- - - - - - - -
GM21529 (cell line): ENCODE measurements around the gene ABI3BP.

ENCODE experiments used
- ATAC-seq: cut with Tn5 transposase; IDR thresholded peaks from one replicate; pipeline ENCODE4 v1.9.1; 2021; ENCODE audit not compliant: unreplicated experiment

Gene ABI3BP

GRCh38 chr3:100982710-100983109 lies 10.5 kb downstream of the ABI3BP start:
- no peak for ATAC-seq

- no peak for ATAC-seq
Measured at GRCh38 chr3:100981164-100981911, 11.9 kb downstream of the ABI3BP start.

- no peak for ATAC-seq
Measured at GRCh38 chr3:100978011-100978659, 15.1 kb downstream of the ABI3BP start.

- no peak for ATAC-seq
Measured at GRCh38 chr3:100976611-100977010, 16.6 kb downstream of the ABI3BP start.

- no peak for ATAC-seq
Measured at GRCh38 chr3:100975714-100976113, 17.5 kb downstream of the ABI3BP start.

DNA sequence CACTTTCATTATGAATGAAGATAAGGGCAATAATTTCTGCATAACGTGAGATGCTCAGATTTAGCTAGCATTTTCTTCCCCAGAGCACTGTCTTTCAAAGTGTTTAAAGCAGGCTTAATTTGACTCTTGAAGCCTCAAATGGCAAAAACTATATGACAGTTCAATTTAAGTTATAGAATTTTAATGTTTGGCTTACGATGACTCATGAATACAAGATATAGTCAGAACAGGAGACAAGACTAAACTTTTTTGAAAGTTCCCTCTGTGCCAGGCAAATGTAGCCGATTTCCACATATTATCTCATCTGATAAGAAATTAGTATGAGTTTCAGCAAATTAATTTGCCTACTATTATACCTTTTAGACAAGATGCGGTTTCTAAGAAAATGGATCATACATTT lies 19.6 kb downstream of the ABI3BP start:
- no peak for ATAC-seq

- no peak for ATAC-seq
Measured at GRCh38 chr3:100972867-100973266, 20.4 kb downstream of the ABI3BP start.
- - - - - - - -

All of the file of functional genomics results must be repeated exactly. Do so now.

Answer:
GM21529 (cell line): ENCODE measurements around the gene ABI3BP.

ENCODE experiments used
- ATAC-seq: cut with Tn5 transposase; IDR thresholded peaks from one replicate; pipeline ENCODE4 v1.9.1; 2021; ENCODE audit not compliant: unreplicated experiment

Gene ABI3BP

GRCh38 chr3:100982710-100983109 lies 10.5 kb downstream of the ABI3BP start:
- no peak for ATAC-seq

- no peak for ATAC-seq
Measured at GRCh38 chr3:100981164-100981911, 11.9 kb downstream of the ABI3BP start.

- no peak for ATAC-seq
Measured at GRCh38 chr3:100978011-100978659, 15.1 kb downstream of the ABI3BP start.

- no peak for ATAC-seq
Measured at GRCh38 chr3:100976611-100977010, 16.6 kb downstream of the ABI3BP start.

- no peak for ATAC-seq
Measured at GRCh38 chr3:100975714-100976113, 17.5 kb downstream of the ABI3BP start.

DNA sequence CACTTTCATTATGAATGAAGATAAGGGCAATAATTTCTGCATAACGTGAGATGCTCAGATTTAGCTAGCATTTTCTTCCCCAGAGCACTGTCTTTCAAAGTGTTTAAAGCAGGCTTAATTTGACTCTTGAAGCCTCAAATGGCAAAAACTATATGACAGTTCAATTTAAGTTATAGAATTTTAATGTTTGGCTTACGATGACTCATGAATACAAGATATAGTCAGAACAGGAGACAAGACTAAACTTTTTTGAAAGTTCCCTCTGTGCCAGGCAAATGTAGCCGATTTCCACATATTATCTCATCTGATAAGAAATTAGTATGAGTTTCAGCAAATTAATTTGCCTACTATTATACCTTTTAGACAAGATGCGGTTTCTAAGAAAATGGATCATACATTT lies 19.6 kb downstream of the ABI3BP start:
- no peak for ATAC-seq

- no peak for ATAC-seq
Measured at GRCh38 chr3:100972867-100973266, 20.4 kb downstream of the ABI3BP start.